Project Description

The Factors of Everyday Stress

April 18, 2022

The experience of a black woman in construction? Discrimination is about age.

In 2021, 74% of UK adults have felt stressed that they have felt overwhelmed or unable to cope.

Stress is an emotion that most of us will feel in our day-to-day life. However, it is important to learn how to manage stress, how it affects you and what type of stressors you are susceptible to before you burn out. Whether you are dealing with stress from work, personal relationships, or everyday life, it is important to act and make a change before you end up in a vicious cycle.

How do we identify stress?

You might be surprised to find that some of the first signs of stress are physical symptoms such as tiredness, headaches, an upset stomach, chest pains or your skin breaking out. Other examples are not being able to sleep well, eating too much or eating too little which can lead to poor physical health.

Feeling irritable, anxious, impatient, as if your mind is racing and you can’t switch off or depressed are also signs of a person being stressed.

What causes stress?

Feelings of stress are usually triggered by everyday things in your life. For example:

Personal Life:

  • Pregnancy and becoming a parent
  • Bereavement
  • Illness or Injury
  • Difficult personal relationships
  • Having to move home due to circumstances changing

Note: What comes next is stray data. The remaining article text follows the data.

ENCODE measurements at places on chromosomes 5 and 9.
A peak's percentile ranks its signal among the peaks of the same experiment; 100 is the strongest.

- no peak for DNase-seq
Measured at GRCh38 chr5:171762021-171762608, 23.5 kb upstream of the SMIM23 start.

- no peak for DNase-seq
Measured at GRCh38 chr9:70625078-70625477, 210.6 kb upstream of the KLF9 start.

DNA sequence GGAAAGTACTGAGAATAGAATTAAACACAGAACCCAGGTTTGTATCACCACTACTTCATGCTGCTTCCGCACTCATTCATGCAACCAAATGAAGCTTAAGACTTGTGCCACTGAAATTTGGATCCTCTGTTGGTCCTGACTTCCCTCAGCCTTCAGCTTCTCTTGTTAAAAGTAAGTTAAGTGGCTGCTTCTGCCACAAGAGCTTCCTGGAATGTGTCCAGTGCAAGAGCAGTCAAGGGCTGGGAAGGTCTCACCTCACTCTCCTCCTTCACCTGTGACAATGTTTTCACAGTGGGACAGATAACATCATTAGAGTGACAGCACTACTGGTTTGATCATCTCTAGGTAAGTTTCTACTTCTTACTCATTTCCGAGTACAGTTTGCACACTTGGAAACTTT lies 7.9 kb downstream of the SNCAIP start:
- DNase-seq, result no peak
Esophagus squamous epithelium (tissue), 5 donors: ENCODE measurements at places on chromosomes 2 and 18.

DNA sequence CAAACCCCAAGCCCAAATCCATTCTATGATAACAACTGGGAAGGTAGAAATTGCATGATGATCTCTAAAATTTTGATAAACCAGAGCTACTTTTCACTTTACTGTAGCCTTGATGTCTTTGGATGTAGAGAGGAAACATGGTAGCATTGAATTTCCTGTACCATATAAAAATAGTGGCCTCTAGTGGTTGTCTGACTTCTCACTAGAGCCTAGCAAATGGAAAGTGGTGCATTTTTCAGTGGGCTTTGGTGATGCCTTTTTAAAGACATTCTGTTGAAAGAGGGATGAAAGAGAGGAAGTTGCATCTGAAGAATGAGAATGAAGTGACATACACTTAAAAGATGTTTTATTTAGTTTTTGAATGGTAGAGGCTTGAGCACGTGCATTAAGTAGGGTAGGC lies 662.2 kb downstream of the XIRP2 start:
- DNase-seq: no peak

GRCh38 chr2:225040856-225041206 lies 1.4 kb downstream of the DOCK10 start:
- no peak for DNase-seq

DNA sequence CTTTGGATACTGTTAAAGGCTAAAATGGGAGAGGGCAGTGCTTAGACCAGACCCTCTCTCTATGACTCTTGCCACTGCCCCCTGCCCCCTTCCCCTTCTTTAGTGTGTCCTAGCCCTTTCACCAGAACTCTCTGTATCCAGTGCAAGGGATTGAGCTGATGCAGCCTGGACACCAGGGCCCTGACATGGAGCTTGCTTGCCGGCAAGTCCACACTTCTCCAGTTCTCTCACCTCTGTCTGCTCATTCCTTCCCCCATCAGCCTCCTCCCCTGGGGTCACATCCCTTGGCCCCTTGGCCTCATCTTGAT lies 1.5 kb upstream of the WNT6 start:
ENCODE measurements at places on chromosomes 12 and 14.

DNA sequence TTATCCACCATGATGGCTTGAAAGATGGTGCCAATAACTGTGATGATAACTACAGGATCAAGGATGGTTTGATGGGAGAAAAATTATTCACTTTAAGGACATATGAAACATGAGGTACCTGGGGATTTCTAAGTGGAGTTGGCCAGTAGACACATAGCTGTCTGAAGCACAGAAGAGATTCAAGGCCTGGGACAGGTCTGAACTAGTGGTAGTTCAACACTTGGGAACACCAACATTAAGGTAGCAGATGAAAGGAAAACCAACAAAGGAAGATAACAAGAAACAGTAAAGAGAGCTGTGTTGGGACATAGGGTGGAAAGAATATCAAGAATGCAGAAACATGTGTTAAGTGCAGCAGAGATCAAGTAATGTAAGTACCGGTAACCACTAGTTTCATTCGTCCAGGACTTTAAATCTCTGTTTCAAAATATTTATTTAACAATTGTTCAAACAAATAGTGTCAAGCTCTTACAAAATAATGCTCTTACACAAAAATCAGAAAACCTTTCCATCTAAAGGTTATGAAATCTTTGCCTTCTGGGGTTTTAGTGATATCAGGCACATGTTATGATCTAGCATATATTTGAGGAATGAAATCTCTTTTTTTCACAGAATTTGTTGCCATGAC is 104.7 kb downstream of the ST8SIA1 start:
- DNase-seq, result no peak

• Money problems

Work life:

  • Losing your job
  • Starting a new job
  • Overloading on work
  • Deadlines, issues and worries at work

How can we deal with stress?

Working out your stressors and triggers can help you prepare for problems and think of ways to solve them before they become overbearing. Take some time to self-reflect on the times where you have felt overwhelmed. Take into consideration whether these stressors are work related, personal or are they ongoing events and how you can tackle them.

For example:

  1. A good way to manage your workload during the day is to identify when your productivity levels are at it’s best. For some of us it is early in the morning, for others it is in the afternoon. This allows us to recognise what difficult tasks should be done first, whilst leaving the easier ones, so to speak, for when we feel slightly less productive.
  2. We advise to create a daily to-do list. It is easy to feel overwhelmed when you have many things to do, but if you write them down according to priority – this gives you a chance to manage those tasks better. Also, if you see it written down then it doesn’t give your mind the time to panic about the tasks to be done.
  3. Ask someone if you need help or if they can help you.
  4. Try not to overload and do everything at once. You’re more likely to find it harder to do individual tasks if you have a huge list in front of you. Little by little.

It is also important to give yourself a break from everyday life. It allows us to reset and recharge, which usually gives us a newfound boost of productivity in our work or personal lives.

  • Take a break or go on holiday. Time away from your usual routine will help us feel refreshed and relaxed.
  • Reward yourself after any achievement. Treat yourself to your favourite meal, go for a drink with a friend of simply say ‘well done me’!
  • During work, take short breaks. Go for a walk, go to a café or work from a friend’s house. It’s important to change our scenery.

Learning to be kind to yourself is a huge factor in controlling high pressured and stressful situations. Remind yourself that nobody is perfect. We all go through hard times in life and in doing so, we will build resilience and learn more about our stressors and ourselves in the process.

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